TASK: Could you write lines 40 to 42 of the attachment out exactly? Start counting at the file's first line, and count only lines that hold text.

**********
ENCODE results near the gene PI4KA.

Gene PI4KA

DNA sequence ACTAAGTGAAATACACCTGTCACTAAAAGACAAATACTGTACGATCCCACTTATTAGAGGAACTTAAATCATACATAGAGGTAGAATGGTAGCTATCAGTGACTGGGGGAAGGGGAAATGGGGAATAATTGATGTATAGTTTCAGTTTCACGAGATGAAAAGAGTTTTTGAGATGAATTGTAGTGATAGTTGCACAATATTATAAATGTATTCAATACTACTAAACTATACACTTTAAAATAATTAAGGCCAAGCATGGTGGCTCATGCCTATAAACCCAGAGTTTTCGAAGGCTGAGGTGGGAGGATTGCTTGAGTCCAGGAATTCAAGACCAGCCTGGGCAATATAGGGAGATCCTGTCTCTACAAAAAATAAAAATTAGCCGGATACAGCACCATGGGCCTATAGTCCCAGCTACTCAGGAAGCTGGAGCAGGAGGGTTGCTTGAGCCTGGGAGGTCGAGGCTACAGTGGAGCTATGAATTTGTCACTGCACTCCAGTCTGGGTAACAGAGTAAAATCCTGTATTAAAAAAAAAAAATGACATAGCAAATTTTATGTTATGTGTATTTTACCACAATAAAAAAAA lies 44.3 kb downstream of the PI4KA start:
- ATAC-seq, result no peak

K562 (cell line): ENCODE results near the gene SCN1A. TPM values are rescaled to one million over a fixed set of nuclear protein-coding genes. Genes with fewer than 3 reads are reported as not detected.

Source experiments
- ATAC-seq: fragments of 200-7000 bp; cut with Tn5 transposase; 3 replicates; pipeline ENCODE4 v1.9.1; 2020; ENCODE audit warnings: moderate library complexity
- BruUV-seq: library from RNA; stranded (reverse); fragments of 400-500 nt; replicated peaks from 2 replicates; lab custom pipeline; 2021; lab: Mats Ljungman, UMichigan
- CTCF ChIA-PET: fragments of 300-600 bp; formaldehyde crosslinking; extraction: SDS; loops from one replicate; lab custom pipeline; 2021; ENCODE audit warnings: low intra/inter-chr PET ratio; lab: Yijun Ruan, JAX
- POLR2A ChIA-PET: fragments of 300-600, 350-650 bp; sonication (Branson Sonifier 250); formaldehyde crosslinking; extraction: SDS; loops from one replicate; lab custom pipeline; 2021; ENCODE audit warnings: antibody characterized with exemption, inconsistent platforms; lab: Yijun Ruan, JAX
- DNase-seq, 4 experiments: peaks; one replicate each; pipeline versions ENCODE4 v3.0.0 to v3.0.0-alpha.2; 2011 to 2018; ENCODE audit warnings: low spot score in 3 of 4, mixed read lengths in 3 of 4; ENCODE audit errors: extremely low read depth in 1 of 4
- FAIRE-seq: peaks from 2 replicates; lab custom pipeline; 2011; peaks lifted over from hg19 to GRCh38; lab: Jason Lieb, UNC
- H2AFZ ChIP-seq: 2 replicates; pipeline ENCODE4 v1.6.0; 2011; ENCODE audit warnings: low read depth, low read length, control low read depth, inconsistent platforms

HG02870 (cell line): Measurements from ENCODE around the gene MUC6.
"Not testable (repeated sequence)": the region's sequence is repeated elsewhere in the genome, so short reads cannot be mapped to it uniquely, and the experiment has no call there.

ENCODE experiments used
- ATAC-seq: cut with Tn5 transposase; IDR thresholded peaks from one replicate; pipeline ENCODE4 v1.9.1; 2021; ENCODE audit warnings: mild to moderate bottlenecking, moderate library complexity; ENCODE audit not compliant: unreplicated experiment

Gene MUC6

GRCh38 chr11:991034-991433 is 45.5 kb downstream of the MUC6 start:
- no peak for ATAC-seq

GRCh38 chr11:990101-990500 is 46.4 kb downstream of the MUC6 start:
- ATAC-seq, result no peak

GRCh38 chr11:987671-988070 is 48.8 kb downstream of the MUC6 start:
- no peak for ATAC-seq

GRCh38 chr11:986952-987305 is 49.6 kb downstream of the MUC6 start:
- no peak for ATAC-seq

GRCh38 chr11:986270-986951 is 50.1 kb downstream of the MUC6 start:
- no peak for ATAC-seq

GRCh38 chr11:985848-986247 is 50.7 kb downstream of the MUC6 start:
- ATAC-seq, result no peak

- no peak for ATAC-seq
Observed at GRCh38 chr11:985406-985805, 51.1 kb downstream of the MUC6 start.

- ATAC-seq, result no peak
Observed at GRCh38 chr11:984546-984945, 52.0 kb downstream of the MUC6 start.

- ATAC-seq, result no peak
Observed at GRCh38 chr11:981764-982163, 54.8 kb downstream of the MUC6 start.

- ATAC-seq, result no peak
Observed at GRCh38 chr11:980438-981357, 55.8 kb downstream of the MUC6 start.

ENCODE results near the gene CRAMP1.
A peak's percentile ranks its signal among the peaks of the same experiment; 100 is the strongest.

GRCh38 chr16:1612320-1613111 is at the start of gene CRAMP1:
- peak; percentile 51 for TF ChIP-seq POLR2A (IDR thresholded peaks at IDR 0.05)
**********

A peak's percentile ranks its signal among the peaks of the same experiment; 100 is the strongest.

GRCh38 chr16:1612320-1613111 is at the start of gene CRAMP1:
- peak; percentile 51 for TF ChIP-seq POLR2A (IDR thresholded peaks at IDR 0.05)